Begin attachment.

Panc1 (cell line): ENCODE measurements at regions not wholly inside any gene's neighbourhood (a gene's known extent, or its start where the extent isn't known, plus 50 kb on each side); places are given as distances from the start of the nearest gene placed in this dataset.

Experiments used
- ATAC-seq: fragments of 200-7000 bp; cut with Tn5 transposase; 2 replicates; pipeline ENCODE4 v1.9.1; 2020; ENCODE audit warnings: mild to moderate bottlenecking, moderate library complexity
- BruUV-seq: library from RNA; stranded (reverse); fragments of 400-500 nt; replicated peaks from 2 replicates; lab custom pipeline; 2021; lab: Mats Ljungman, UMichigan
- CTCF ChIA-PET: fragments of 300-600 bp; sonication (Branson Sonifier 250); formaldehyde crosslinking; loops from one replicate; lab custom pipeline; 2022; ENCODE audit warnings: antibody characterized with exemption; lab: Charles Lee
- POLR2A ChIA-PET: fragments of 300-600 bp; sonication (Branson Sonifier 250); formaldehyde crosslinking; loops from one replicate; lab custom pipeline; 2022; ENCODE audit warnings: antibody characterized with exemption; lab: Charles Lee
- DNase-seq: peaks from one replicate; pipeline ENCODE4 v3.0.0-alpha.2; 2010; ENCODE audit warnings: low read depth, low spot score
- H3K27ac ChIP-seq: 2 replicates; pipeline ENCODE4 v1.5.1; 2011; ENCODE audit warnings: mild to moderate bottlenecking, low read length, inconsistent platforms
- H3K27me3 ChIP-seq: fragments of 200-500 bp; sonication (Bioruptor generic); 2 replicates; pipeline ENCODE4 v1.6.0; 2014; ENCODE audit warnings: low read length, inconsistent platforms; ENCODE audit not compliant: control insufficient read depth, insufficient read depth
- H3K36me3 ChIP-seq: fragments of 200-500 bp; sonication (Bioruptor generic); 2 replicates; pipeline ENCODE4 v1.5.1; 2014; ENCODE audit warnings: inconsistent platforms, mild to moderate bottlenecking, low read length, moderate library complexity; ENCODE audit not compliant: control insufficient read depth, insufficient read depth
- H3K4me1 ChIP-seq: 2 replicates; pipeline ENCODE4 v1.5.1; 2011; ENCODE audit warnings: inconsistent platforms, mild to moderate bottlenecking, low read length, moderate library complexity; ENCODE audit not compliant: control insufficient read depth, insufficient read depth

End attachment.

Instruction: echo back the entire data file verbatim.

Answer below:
Panc1 (cell line): ENCODE measurements at regions not wholly inside any gene's neighbourhood (a gene's known extent, or its start where the extent isn't known, plus 50 kb on each side); places are given as distances from the start of the nearest gene placed in this dataset.

Experiments used
- ATAC-seq: fragments of 200-7000 bp; cut with Tn5 transposase; 2 replicates; pipeline ENCODE4 v1.9.1; 2020; ENCODE audit warnings: mild to moderate bottlenecking, moderate library complexity
- BruUV-seq: library from RNA; stranded (reverse); fragments of 400-500 nt; replicated peaks from 2 replicates; lab custom pipeline; 2021; lab: Mats Ljungman, UMichigan
- CTCF ChIA-PET: fragments of 300-600 bp; sonication (Branson Sonifier 250); formaldehyde crosslinking; loops from one replicate; lab custom pipeline; 2022; ENCODE audit warnings: antibody characterized with exemption; lab: Charles Lee
- POLR2A ChIA-PET: fragments of 300-600 bp; sonication (Branson Sonifier 250); formaldehyde crosslinking; loops from one replicate; lab custom pipeline; 2022; ENCODE audit warnings: antibody characterized with exemption; lab: Charles Lee
- DNase-seq: peaks from one replicate; pipeline ENCODE4 v3.0.0-alpha.2; 2010; ENCODE audit warnings: low read depth, low spot score
- H3K27ac ChIP-seq: 2 replicates; pipeline ENCODE4 v1.5.1; 2011; ENCODE audit warnings: mild to moderate bottlenecking, low read length, inconsistent platforms
- H3K27me3 ChIP-seq: fragments of 200-500 bp; sonication (Bioruptor generic); 2 replicates; pipeline ENCODE4 v1.6.0; 2014; ENCODE audit warnings: low read length, inconsistent platforms; ENCODE audit not compliant: control insufficient read depth, insufficient read depth
- H3K36me3 ChIP-seq: fragments of 200-500 bp; sonication (Bioruptor generic); 2 replicates; pipeline ENCODE4 v1.5.1; 2014; ENCODE audit warnings: inconsistent platforms, mild to moderate bottlenecking, low read length, moderate library complexity; ENCODE audit not compliant: control insufficient read depth, insufficient read depth
- H3K4me1 ChIP-seq: 2 replicates; pipeline ENCODE4 v1.5.1; 2011; ENCODE audit warnings: inconsistent platforms, mild to moderate bottlenecking, low read length, moderate library complexity; ENCODE audit not compliant: control insufficient read depth, insufficient read depth